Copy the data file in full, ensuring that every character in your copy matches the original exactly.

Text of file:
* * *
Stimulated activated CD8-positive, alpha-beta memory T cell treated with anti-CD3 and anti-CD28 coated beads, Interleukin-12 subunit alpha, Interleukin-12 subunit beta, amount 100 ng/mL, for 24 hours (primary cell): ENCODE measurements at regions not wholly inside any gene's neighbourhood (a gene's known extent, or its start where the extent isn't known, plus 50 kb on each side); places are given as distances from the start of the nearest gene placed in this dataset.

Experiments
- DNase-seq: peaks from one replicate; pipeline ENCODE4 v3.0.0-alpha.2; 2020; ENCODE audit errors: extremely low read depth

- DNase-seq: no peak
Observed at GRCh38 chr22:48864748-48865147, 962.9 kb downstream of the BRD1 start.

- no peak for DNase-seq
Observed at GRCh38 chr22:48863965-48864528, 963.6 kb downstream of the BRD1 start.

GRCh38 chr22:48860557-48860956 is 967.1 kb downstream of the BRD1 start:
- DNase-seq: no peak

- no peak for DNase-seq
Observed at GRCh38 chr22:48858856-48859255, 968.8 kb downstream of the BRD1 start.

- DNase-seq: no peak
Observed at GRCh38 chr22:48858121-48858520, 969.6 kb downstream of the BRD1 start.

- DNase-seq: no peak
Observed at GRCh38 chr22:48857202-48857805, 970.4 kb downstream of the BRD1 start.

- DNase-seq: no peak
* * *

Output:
Stimulated activated CD8-positive, alpha-beta memory T cell treated with anti-CD3 and anti-CD28 coated beads, Interleukin-12 subunit alpha, Interleukin-12 subunit beta, amount 100 ng/mL, for 24 hours (primary cell): ENCODE measurements at regions not wholly inside any gene's neighbourhood (a gene's known extent, or its start where the extent isn't known, plus 50 kb on each side); places are given as distances from the start of the nearest gene placed in this dataset.

Experiments
- DNase-seq: peaks from one replicate; pipeline ENCODE4 v3.0.0-alpha.2; 2020; ENCODE audit errors: extremely low read depth

- DNase-seq: no peak
Observed at GRCh38 chr22:48864748-48865147, 962.9 kb downstream of the BRD1 start.

- no peak for DNase-seq
Observed at GRCh38 chr22:48863965-48864528, 963.6 kb downstream of the BRD1 start.

GRCh38 chr22:48860557-48860956 is 967.1 kb downstream of the BRD1 start:
- DNase-seq: no peak

- no peak for DNase-seq
Observed at GRCh38 chr22:48858856-48859255, 968.8 kb downstream of the BRD1 start.

- DNase-seq: no peak
Observed at GRCh38 chr22:48858121-48858520, 969.6 kb downstream of the BRD1 start.

- DNase-seq: no peak
Observed at GRCh38 chr22:48857202-48857805, 970.4 kb downstream of the BRD1 start.

- DNase-seq: no peak